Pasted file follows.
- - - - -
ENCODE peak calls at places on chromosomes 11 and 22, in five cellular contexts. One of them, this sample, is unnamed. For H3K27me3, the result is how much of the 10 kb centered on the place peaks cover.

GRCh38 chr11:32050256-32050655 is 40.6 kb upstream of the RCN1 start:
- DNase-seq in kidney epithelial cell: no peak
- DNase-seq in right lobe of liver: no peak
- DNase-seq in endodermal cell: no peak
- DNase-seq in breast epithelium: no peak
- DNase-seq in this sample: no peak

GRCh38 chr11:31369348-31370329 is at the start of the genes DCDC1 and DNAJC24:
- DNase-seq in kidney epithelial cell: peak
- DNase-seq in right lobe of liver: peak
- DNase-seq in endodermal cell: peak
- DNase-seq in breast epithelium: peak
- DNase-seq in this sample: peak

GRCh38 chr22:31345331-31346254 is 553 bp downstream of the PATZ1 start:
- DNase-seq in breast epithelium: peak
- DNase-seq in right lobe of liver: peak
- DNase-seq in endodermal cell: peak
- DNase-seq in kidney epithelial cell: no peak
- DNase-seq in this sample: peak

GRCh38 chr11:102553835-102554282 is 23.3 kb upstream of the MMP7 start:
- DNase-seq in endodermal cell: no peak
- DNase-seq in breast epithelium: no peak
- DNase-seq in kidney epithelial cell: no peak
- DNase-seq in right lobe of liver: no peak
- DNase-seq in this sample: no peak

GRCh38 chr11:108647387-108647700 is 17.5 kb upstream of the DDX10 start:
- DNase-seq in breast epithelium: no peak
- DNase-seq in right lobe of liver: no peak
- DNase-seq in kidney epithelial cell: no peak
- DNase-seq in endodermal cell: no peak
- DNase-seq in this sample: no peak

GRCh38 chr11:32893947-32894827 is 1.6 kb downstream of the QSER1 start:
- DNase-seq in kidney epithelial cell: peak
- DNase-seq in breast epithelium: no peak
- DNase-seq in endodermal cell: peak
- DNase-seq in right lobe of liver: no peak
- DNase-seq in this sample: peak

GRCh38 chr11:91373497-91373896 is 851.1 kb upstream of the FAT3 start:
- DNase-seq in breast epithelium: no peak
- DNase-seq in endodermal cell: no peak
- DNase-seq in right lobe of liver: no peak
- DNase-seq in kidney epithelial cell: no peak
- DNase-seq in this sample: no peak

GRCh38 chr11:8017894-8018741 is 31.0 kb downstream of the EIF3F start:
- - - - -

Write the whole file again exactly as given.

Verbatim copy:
ENCODE peak calls at places on chromosomes 11 and 22, in five cellular contexts. One of them, this sample, is unnamed. For H3K27me3, the result is how much of the 10 kb centered on the place peaks cover.

GRCh38 chr11:32050256-32050655 is 40.6 kb upstream of the RCN1 start:
- DNase-seq in kidney epithelial cell: no peak
- DNase-seq in right lobe of liver: no peak
- DNase-seq in endodermal cell: no peak
- DNase-seq in breast epithelium: no peak
- DNase-seq in this sample: no peak

GRCh38 chr11:31369348-31370329 is at the start of the genes DCDC1 and DNAJC24:
- DNase-seq in kidney epithelial cell: peak
- DNase-seq in right lobe of liver: peak
- DNase-seq in endodermal cell: peak
- DNase-seq in breast epithelium: peak
- DNase-seq in this sample: peak

GRCh38 chr22:31345331-31346254 is 553 bp downstream of the PATZ1 start:
- DNase-seq in breast epithelium: peak
- DNase-seq in right lobe of liver: peak
- DNase-seq in endodermal cell: peak
- DNase-seq in kidney epithelial cell: no peak
- DNase-seq in this sample: peak

GRCh38 chr11:102553835-102554282 is 23.3 kb upstream of the MMP7 start:
- DNase-seq in endodermal cell: no peak
- DNase-seq in breast epithelium: no peak
- DNase-seq in kidney epithelial cell: no peak
- DNase-seq in right lobe of liver: no peak
- DNase-seq in this sample: no peak

GRCh38 chr11:108647387-108647700 is 17.5 kb upstream of the DDX10 start:
- DNase-seq in breast epithelium: no peak
- DNase-seq in right lobe of liver: no peak
- DNase-seq in kidney epithelial cell: no peak
- DNase-seq in endodermal cell: no peak
- DNase-seq in this sample: no peak

GRCh38 chr11:32893947-32894827 is 1.6 kb downstream of the QSER1 start:
- DNase-seq in kidney epithelial cell: peak
- DNase-seq in breast epithelium: no peak
- DNase-seq in endodermal cell: peak
- DNase-seq in right lobe of liver: no peak
- DNase-seq in this sample: peak

GRCh38 chr11:91373497-91373896 is 851.1 kb upstream of the FAT3 start:
- DNase-seq in breast epithelium: no peak
- DNase-seq in endodermal cell: no peak
- DNase-seq in right lobe of liver: no peak
- DNase-seq in kidney epithelial cell: no peak
- DNase-seq in this sample: no peak

GRCh38 chr11:8017894-8018741 is 31.0 kb downstream of the EIF3F start: